Summary

First published in monthly parts from March 1852 to September 1853, this novel follows the fortunes of three pedestrian characters- Esther Summerson, Ada Clare and Richard Carstone. The story they tell embondies Dickens' merciless indictment of the Court of Chancery and its bungling, morally corrupt handling of the endless case of Jarndyce v. Jarndyce, giving the novel its scope and meaning. Starting with Esther's account of her lonely, unhappy childhood, her role as protégée of the worthy John Jarndyce, Richard and Ada's guardian, the tale develops the relations between the three young people in the Jarndyce household. Numerous other characters contribute to the complex portrait of society which emerges from the novel. They include the romantic, effusive and unworldly Harold Skimpole (based on Leigh Hunt, poet, journalist, and critic, who published The Examiner in which he introduced the public to Keats and Shelley); the boisterous, short-tempered Boythorn (based on Walter Savage Landor, poet and essayist, mentor to Robert Browning); Krook, the rag-and-bottle shopkeeper who dies a hideous death by 'spontaneous combustion'; Gridley and the crazed Miss Flite, both ruined by Chancery; Mrs. Jellyby, neglectful of domestic responsibilities in favor of 'telescope philanthropy'; the greasy Mr. Chadband, a parson 'of no particular denomination'; and Conversation Kenge and Mr. Vholes, lawyers both.
Of particular importance to the moral design of the novel is Jo, the crossing-sweeper whose brutish life and death are the instruments for one of Dickens' most savage judgments on an indifferent society.
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(P)1998 Blackstone Audiobooks
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Critic reviews

"Dickens could not have performed better than Robert Whitfield does here....His brilliant dramatizations range from a homeless street urchin to an arrogant barrister, from a canny old windbag to a high-minded heroine who deserves the happy ending Dickens affords her....This may be one of the most Dickensian novels Dickens ever wrote." (Library Journal)
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Customer Reviews

Most Helpful
4 out of 5 stars
By Steve on 21-10-05

a Dickens Masterpiece

In my view, this is Dickens at his best. Well plotted, superb charaters, brilliant depiction of Victorian England with some vey fine comedy (Don't be put off by the title).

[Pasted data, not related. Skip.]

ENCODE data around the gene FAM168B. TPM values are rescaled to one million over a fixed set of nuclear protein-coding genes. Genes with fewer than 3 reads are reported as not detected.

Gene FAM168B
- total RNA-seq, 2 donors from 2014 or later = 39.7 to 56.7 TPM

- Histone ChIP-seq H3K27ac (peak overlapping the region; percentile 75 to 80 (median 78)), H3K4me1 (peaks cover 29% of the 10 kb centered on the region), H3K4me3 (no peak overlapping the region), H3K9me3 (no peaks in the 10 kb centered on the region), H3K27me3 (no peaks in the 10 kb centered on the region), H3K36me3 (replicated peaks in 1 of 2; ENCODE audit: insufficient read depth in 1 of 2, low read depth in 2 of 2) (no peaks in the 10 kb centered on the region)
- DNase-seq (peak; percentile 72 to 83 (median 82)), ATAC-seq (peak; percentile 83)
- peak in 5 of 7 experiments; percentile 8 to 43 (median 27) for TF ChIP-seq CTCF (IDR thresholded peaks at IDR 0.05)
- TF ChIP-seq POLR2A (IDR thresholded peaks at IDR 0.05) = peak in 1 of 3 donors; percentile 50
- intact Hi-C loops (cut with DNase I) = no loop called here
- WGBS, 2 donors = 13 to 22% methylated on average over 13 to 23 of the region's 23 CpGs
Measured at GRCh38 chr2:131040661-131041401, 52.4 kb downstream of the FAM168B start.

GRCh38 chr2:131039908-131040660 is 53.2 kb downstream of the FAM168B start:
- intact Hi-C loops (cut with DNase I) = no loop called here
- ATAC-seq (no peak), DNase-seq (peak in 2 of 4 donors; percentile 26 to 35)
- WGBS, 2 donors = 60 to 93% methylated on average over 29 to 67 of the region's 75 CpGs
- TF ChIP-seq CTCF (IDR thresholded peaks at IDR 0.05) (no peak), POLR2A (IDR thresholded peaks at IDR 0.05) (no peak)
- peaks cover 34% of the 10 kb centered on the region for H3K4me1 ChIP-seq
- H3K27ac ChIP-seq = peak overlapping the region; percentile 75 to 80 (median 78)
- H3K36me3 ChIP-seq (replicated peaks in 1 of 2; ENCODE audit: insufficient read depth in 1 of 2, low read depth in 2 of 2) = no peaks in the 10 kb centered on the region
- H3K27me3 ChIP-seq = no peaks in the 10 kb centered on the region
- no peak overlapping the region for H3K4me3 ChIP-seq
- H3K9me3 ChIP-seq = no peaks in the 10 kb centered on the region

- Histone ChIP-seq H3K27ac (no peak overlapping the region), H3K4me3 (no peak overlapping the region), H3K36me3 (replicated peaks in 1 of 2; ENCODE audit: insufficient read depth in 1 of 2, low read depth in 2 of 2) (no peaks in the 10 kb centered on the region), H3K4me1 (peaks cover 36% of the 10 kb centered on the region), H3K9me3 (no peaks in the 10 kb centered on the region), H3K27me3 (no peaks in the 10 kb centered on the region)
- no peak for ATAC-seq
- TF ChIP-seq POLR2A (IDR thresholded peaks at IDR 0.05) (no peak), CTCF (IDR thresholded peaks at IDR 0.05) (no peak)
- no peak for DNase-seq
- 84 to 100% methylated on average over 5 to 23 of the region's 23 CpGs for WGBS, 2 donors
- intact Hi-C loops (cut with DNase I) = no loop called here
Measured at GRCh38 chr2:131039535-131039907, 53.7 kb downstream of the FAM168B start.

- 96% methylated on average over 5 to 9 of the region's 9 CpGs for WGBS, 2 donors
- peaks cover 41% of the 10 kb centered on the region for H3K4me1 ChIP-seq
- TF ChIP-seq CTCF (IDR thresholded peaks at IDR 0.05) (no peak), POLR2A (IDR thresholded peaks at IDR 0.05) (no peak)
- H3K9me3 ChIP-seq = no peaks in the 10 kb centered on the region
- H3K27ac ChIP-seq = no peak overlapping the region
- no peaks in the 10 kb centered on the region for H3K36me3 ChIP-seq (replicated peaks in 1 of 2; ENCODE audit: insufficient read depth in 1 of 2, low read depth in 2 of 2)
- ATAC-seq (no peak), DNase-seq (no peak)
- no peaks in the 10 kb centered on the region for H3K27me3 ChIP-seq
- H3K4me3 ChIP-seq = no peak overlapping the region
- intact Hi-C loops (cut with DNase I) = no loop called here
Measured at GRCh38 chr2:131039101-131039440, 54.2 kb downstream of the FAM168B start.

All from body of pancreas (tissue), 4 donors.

A great reading with lively and well distinguished charaterisations.
Loses one star because sound quality is poor in some early chapters (the original tapes have print through which is audible throughout).
Don't miss this - and enjoy comparing your vision with BBC1's interpretation.

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11 of 11 people found this review helpful

5 out of 5 stars
By Francesca on 17-11-05

Bleak House

Is a thoroughly good read and I had some concerns at how I would find the audio version but I need not have worried, the reader choosen does full justice to this marvellous mysterious novel from little Esther's first appearance to Miss Flyte's birds flying free

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5 of 5 people found this review helpful

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Customer Reviews

Most Helpful
5 out of 5 stars
By UU Ma on 08-01-03

30 hours was too short for me

You'd think that with the title Bleak House and a length of 30 hours it would be deadly. Actually it has an engaging story, plus fascinating insights into the legal "system" of 19th century England. You keep wishing people would get smart and that the absurdity of the legal system would be cured, but everyone seems to keep hurtling toward their fates.
As always, Robert Whitfield does a great job of reading. Giving different voices to different characters in such a complicated book helps the reader/listener keep them all straight.

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22 of 22 people found this review helpful

4 out of 5 stars
By Forgiven on 11-05-04

Awesome novel, great reading, lousy audio

One of my favorite Dicken's novels. The characters are vibrant, engaging, and funny in the usual Dickens' satirical way. The reader presents them as if he loves (or at least thoroughly understands) each one. He reads the lengthy, pedantic and sometimes silly author's commentary so seriously, so much as though he agreed wholeheartedly with every word, that you sometimes feel you have Dickens in to your house for a personal recital. But, the sound is so distorted, so unclear in spots, so variable in volume, that it is difficult to appreciate the story at times.

Still, there are real benefits to making the effort to listen to (and read) this novel. It was during the listening to this novel that I discovered my idea of the overall theme of all of Dicken's novels.

It is a novel that every lawyer should read and every person contemplating using a lawyer. I'm not saying that the modern legal system is exactly like this, but some of the similarities are amazing.

If the audio was cleaned up, this Audiobook would rate a 5+ in my opinion.

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14 of 14 people found this review helpful

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